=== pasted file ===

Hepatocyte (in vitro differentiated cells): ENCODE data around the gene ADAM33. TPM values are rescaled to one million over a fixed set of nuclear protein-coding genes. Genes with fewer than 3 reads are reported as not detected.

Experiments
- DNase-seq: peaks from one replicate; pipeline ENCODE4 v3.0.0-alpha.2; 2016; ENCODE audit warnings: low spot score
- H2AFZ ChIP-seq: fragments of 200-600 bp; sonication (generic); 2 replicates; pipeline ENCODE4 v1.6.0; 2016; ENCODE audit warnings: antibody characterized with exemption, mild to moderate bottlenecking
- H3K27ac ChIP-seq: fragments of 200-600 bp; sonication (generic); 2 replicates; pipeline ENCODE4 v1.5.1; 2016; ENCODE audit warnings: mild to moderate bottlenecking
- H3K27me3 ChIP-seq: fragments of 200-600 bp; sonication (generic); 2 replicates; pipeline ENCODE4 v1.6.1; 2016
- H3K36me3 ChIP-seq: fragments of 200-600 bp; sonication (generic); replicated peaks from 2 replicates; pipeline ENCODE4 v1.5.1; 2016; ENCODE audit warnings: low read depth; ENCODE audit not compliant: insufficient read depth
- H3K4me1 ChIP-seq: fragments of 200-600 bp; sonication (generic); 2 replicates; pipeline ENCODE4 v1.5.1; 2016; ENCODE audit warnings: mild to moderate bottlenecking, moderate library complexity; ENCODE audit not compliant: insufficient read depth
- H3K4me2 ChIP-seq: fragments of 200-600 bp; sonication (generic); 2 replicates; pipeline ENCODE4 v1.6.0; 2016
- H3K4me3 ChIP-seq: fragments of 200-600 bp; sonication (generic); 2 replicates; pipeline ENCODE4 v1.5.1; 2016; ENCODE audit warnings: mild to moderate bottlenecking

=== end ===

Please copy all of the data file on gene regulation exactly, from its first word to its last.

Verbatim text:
Hepatocyte (in vitro differentiated cells): ENCODE data around the gene ADAM33. TPM values are rescaled to one million over a fixed set of nuclear protein-coding genes. Genes with fewer than 3 reads are reported as not detected.

Experiments
- DNase-seq: peaks from one replicate; pipeline ENCODE4 v3.0.0-alpha.2; 2016; ENCODE audit warnings: low spot score
- H2AFZ ChIP-seq: fragments of 200-600 bp; sonication (generic); 2 replicates; pipeline ENCODE4 v1.6.0; 2016; ENCODE audit warnings: antibody characterized with exemption, mild to moderate bottlenecking
- H3K27ac ChIP-seq: fragments of 200-600 bp; sonication (generic); 2 replicates; pipeline ENCODE4 v1.5.1; 2016; ENCODE audit warnings: mild to moderate bottlenecking
- H3K27me3 ChIP-seq: fragments of 200-600 bp; sonication (generic); 2 replicates; pipeline ENCODE4 v1.6.1; 2016
- H3K36me3 ChIP-seq: fragments of 200-600 bp; sonication (generic); replicated peaks from 2 replicates; pipeline ENCODE4 v1.5.1; 2016; ENCODE audit warnings: low read depth; ENCODE audit not compliant: insufficient read depth
- H3K4me1 ChIP-seq: fragments of 200-600 bp; sonication (generic); 2 replicates; pipeline ENCODE4 v1.5.1; 2016; ENCODE audit warnings: mild to moderate bottlenecking, moderate library complexity; ENCODE audit not compliant: insufficient read depth
- H3K4me2 ChIP-seq: fragments of 200-600 bp; sonication (generic); 2 replicates; pipeline ENCODE4 v1.6.0; 2016
- H3K4me3 ChIP-seq: fragments of 200-600 bp; sonication (generic); 2 replicates; pipeline ENCODE4 v1.5.1; 2016; ENCODE audit warnings: mild to moderate bottlenecking